As a UCLA fan, if you were lamenting UCLA's defensive performance last week against Cal, you might want to consider what Arizona fans went through watching their defense against Stanford.
The Arizona defense allowed 584 yards, 26 first downs, and 12 yards per pass. The Cardinal had touchdown drives of 44, 82, 80 and 86 yards. Stanford's quarterback Andrew Luck threw for 423 yards and three touchdowns, on only 21 completions.
Defensive Coordinator Mark Stoops called it "embarrassing."
And it's not like Arizona's sieve of a defense last week was an aberration. In its three games against Pac-10 schools, the Wildcats gave up an average of 35 points, 23 first downs and 415 yards per game. That was against Stanford, Washington and Oregon State, with UDub and OSU in the bottom half of the conference in terms of overall offense.
Up front, Arizona has done well, at least against defending the run, allowing 107 yards per game, which is good enough for fourth in the Pac-10 and 27th in the country. While it did give up 150 yards on the ground to Stanford, the Cardinal averaged just 3.3 yards per carry – and that's against probably the best power running game in the conference.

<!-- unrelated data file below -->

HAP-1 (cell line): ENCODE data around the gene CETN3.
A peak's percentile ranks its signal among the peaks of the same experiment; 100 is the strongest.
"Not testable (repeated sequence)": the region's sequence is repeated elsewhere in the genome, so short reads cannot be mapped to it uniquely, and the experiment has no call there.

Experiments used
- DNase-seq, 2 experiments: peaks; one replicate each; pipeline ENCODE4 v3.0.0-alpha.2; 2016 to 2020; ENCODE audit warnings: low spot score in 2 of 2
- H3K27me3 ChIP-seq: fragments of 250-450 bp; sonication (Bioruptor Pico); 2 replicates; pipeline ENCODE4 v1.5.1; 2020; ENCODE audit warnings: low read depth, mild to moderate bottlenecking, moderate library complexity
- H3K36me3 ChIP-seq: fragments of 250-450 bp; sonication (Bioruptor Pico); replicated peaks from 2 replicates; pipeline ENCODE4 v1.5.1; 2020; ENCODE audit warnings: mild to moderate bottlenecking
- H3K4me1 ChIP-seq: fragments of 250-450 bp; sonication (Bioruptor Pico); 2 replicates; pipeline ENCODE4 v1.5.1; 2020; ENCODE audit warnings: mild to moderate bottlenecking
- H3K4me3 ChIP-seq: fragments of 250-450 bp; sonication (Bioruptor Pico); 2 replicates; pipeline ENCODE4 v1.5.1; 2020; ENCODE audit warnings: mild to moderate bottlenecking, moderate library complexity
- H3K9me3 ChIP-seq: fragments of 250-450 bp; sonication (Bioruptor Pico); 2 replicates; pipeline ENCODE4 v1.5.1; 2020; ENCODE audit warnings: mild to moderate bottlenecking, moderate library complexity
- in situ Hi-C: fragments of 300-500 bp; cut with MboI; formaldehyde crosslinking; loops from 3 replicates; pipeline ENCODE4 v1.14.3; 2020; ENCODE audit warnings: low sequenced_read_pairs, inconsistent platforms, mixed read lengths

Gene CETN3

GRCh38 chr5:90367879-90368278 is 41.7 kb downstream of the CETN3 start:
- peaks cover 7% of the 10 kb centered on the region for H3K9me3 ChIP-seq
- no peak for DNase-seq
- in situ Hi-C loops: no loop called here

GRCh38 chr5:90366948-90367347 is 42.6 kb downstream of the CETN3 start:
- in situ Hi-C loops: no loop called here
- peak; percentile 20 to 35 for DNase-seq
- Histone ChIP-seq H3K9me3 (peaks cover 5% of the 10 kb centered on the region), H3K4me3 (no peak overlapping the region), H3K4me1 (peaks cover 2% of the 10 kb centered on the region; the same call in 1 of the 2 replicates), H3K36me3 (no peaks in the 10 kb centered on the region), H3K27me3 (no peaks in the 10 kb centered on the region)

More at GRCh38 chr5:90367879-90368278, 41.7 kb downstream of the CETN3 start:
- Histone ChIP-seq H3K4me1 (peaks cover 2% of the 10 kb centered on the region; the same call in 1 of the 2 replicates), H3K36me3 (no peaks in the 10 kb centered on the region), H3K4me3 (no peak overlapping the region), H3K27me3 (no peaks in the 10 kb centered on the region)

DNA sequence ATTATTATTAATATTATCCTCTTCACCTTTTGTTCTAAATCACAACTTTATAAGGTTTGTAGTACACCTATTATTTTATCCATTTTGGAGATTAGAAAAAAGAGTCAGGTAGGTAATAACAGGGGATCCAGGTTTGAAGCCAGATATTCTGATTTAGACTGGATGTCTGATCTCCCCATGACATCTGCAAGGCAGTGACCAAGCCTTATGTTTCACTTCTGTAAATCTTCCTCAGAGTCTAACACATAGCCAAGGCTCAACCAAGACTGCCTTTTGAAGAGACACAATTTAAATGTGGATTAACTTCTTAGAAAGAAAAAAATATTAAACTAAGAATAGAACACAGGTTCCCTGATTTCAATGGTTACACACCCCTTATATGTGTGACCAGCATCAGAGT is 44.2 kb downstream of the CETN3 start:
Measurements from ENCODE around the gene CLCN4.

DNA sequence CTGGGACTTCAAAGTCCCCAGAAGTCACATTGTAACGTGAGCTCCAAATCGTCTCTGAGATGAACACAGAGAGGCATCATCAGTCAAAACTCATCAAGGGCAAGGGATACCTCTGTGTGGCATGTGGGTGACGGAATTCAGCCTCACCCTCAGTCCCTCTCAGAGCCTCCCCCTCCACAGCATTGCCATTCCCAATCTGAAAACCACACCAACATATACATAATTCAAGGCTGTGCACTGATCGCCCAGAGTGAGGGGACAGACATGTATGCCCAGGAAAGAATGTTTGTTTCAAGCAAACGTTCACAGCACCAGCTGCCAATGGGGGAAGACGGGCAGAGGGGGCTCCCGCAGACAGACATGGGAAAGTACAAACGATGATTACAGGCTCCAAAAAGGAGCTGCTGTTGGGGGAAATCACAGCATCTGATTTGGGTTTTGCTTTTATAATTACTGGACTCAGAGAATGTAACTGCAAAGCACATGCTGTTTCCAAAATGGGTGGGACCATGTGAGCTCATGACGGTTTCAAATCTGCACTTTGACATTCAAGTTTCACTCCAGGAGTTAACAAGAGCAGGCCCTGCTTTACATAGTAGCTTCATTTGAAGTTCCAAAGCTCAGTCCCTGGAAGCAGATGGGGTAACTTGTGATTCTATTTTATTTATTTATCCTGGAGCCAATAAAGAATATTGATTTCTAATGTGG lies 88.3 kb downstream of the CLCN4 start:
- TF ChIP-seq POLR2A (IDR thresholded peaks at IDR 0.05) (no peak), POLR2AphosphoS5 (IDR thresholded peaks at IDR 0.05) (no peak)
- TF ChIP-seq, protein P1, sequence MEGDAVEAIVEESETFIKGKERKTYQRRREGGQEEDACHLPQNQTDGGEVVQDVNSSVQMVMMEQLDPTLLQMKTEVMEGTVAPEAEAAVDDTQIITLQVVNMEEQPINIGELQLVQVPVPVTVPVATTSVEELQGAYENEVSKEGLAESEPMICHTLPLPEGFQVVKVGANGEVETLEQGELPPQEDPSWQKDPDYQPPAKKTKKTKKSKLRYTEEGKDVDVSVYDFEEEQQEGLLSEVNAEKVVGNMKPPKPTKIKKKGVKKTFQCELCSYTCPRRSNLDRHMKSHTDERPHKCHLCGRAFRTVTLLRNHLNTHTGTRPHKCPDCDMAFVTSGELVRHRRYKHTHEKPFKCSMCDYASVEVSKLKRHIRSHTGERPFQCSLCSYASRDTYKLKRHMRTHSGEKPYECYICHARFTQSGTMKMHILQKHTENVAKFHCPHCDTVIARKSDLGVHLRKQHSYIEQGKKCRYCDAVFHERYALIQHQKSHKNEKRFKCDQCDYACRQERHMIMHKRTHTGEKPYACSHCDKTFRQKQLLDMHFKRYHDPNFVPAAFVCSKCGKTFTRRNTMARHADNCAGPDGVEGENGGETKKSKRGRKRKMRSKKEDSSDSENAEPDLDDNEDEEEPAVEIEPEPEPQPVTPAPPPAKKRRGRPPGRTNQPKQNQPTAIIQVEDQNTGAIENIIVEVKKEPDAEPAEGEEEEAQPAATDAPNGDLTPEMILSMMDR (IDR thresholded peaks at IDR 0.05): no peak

|Defensive end Ricky Elmore.|
The front four have been quietly effective, with junior end Ricky Elmore (6-5, 250) making the most noise. With junior designated pass rusher Brooks Reed (6-3, 255) having been out with a sprained ankle, Elmore has been filling his shoes with 5.5 sacks. Reed is expected to be close to full-go for the UCLA game.
Inside, senior tackle Earl Mitchell (6-2, 295) has been dependable against the run.
In the back, the Wildcats have been vulnerable, which is a bit surprising since Arizona's secondary coming into the season was expected to be a strength. Senior cornerback Devin Ross (5-11, 175) is still considered one of the best at his position in the conference. Sophomore corner Tevin Wade (5-11, 182) has had some moments, with four interceptions so far this season, but both have also been burned some this season. Sophomore strong safety Robert Golden (5-11, 190) is considered an up-and-comer, playing next to senior veteran free safety Cam Nelson (6-1, 202).
UCLA's offense had a bit of coming-out last week, putting together the best offensive production in one game under Neuheisel and Chow. Quarterback Kevin Prince had the most productive game of his young career, throwing for 311 yards.
It was an incremental step in the development of Chow's offense at UCLA.
Critical to the effectiveness last week was the performance of the UCLA offensive line, which gave Prince time to throw.
Running back Johnathan Franklin had the best run from scrimmage for a Bruin last week in quite some time. Still nursing an ankle injury, he appeared to be relatively injury-free this week in practice. Junior Christian Ramirez, again, has been getting more reps in practice this week, like he has in previous weeks even though it never really manifested itself in games.